|Kaiserin (Empress) Frederick|
This in itself would not have had such a great influence on Wilhelm’s psyche, since he learned how to cope with this disability.
|Prince Albert of Saxe-Coburg and Gotha|
She wanted to bring up her son in the idealised image she had of her father, Prince Albert of Saxe-Coburg and Gotha.
|Kaiser Friedrich III|
Wilhelm’s father, Friedrich, left the upbringing of his children in the hands of his wife.
|Dr. Georg Hinzpeter|
Other men around the young Wilhelm were not able to fill the gap his father left, least of all his tutor Dr. Georg Hinzpeter, who by function would have been predestined for this role.
His father was dominated by his mother, and Wilhelm saw this as the reason for his father’s absence.
|Wilhelm II Gala Uniform|
|General Dietrich von Hülsen-Haeseler|
|Kuno von Moltke|
The main source for the examination of Eulenburg and the ‘Liebenberg Circle’ is Eulenburg’s correspondence, and although in the letters homosexuality is never directly mentioned, some evidence can be found that Eulenburg’s friendship to Kuno von Moltke, a member of the ‘Liebenberg Circle’, included more than an ordinary friendship, and that the whole “Männerbund” lived out in the ‘Liebenberg Circle’ had a homoerotic background.
Wilhelm’s close friendship to Philipp Count zu Eulenburg, and thus the whole affiliation with the ‘Liebenberg Circle’ served Wilhelm’s psyche in different ways.
|Kaiser Wilhelm II|
Nontheless, labelling Wilhelm as a repressed or latent homosexual, who was perhaps unaware of this fact, gives hints to the explanation of Wilhelm’s complex personality.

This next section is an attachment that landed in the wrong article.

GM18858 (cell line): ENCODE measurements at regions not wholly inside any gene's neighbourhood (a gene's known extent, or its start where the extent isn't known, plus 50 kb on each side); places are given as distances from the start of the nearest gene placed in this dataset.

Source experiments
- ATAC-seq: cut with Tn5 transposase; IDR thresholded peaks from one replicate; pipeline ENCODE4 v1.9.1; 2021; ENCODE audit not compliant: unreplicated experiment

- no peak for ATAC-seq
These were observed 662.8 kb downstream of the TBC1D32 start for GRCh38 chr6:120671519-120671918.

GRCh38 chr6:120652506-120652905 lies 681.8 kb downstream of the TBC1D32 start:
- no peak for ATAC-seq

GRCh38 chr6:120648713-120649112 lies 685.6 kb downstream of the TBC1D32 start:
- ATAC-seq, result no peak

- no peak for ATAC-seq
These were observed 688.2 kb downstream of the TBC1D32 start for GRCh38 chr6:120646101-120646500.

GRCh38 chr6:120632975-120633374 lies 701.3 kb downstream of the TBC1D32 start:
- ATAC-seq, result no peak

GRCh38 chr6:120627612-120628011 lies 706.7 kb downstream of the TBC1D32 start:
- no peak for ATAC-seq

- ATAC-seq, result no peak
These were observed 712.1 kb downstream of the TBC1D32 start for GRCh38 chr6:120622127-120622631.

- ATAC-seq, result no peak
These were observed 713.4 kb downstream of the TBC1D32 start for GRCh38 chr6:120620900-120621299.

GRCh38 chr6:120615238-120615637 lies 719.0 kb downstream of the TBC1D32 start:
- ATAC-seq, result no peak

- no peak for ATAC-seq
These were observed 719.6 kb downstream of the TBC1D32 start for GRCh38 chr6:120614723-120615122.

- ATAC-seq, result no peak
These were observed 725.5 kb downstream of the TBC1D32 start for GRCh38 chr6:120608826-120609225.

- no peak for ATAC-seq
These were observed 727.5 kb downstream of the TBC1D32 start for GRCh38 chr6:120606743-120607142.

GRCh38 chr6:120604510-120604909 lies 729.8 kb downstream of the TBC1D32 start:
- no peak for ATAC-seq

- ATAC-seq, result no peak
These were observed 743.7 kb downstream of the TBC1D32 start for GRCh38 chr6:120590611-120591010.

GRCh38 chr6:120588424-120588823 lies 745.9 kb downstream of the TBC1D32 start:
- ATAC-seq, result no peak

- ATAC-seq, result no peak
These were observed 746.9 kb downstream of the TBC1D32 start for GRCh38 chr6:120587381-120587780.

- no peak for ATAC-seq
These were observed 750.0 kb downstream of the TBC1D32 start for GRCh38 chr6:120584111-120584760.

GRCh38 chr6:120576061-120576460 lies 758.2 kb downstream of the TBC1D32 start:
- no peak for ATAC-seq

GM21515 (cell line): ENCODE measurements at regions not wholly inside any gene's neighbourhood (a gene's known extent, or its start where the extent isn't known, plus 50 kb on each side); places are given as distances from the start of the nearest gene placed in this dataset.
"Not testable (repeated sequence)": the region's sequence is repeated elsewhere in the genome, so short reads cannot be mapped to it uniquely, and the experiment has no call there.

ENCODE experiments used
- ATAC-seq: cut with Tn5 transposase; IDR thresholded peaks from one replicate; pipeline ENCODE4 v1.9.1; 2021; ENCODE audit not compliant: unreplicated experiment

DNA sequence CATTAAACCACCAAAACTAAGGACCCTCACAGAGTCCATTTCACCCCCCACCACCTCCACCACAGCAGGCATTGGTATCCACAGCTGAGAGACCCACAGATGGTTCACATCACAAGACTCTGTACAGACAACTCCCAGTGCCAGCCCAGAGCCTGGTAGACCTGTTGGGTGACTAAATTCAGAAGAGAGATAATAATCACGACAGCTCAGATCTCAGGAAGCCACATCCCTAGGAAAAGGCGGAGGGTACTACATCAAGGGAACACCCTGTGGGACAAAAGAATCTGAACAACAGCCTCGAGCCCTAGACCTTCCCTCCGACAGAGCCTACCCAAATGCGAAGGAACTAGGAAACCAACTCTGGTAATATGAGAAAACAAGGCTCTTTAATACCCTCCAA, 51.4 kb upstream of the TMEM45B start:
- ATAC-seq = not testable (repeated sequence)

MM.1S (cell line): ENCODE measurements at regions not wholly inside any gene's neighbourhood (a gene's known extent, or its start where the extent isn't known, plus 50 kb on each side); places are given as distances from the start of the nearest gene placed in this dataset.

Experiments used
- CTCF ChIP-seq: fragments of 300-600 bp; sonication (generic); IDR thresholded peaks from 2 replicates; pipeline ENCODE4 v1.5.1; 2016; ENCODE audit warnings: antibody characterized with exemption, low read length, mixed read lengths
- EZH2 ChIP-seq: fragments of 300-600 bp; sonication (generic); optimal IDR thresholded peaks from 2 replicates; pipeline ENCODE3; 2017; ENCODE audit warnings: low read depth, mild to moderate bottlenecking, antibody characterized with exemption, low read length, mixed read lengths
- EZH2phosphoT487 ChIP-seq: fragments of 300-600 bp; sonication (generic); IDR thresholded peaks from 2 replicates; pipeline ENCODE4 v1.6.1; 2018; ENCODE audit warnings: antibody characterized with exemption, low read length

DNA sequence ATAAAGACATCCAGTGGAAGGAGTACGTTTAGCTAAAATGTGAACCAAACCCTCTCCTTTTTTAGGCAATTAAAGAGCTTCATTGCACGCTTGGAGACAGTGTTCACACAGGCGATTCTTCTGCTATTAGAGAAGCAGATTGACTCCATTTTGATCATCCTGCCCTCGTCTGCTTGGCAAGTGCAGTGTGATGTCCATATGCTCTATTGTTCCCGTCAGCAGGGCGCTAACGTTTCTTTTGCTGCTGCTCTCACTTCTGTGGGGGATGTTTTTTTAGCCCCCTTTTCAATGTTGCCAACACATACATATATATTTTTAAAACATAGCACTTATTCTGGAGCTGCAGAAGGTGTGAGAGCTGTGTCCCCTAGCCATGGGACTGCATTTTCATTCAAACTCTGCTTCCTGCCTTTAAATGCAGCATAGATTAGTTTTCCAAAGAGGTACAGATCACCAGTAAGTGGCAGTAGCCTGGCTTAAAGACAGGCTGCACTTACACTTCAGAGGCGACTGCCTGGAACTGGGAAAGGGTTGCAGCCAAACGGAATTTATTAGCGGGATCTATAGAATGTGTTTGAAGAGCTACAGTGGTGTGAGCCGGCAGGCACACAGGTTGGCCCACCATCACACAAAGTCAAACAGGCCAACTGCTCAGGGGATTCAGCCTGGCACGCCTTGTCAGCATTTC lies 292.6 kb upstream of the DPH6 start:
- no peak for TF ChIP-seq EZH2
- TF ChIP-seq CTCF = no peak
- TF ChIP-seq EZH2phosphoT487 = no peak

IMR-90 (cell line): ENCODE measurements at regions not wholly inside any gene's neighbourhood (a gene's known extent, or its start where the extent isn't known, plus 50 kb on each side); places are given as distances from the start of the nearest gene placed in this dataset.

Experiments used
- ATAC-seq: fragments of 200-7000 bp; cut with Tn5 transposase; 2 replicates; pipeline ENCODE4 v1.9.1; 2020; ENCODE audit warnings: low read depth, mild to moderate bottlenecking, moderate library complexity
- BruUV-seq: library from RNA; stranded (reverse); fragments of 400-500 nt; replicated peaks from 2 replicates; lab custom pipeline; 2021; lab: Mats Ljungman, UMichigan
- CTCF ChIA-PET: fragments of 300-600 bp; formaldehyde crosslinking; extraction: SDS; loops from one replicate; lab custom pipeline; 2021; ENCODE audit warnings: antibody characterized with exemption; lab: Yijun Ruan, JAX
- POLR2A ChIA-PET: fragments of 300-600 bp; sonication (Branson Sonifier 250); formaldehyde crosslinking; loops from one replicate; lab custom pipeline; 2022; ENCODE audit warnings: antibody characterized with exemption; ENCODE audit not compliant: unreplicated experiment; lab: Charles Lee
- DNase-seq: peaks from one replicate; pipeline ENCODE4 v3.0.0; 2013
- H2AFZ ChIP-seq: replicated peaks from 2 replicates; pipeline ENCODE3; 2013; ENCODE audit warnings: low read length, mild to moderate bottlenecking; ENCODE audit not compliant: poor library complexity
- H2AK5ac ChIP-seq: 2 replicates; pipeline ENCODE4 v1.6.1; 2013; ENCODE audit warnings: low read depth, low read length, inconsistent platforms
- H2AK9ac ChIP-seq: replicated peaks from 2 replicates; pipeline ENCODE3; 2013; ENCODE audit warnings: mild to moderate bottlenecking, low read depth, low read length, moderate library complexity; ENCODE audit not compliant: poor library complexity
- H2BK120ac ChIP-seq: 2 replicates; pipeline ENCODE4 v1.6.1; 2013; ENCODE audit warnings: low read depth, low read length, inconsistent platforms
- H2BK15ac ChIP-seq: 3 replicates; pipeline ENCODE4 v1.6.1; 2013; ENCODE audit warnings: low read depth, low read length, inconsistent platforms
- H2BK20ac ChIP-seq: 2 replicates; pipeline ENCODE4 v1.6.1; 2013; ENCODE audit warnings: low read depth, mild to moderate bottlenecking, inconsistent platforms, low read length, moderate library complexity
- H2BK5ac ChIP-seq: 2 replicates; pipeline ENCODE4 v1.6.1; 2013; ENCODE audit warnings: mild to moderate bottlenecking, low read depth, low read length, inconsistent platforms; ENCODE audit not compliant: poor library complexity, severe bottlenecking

Assuming Wilhelm was homosexual can only contribute partially to an explanation of his character.
In February, 27 1881, Wilhelm II married the eldest daughter of Duke Friedrich VIII of Schleswig-Holstein, the Princess Auguste Viktoria Friederike Luise Feodora Jenny of Schleswig-Holstein-Sonderburg-Augustenburg, who was known as Empress Augusta-Viktoria (born on October, 22 1858).
Augusta Victoria of Schleswig-Holstein (22 October 1858 – 11 April 1921) was the last German Empress and Queen of Prussia.
She was the eldest daughter of Frederick VIII, Duke of Schleswig-Holstein and Princess Adelheid of Hohenlohe-Langenburg.
Her maternal grandparents were Ernst I, Prince of Hohenlohe-Langenburg and Princess Feodora of Leiningen, half-sister of Queen Victoria.
On 27 February 1881, Augusta married Prince Wilhelm of Prussia in an eight-hour ceremony that required everyone to remain standing.
Chancellor Otto von Bismarck was a strong proponent of the marriage, believing that it would end the dispute between the Prussian government and Augusta’s father.
Wilhelm had earlier proposed to his first cousin, Princess Elisabeth of Hesse and by Rhine (known in the family as “Ella”), but she declined.
Wilhelm did not take that well – and was adamant to soon marry another princess.
Wilhelm’s family was originally against the marriage with Augusta Viktoria, whose father was not even a sovereign, but in the end, Wilhelm’s intransigence, the support of Bismarck, and a determination to move beyond the rejection of his proposal to Ella, led the reluctant imperial family to give official consent.
Kaiserin Augusta Victoria
Augusta was known as “Dona” within the family.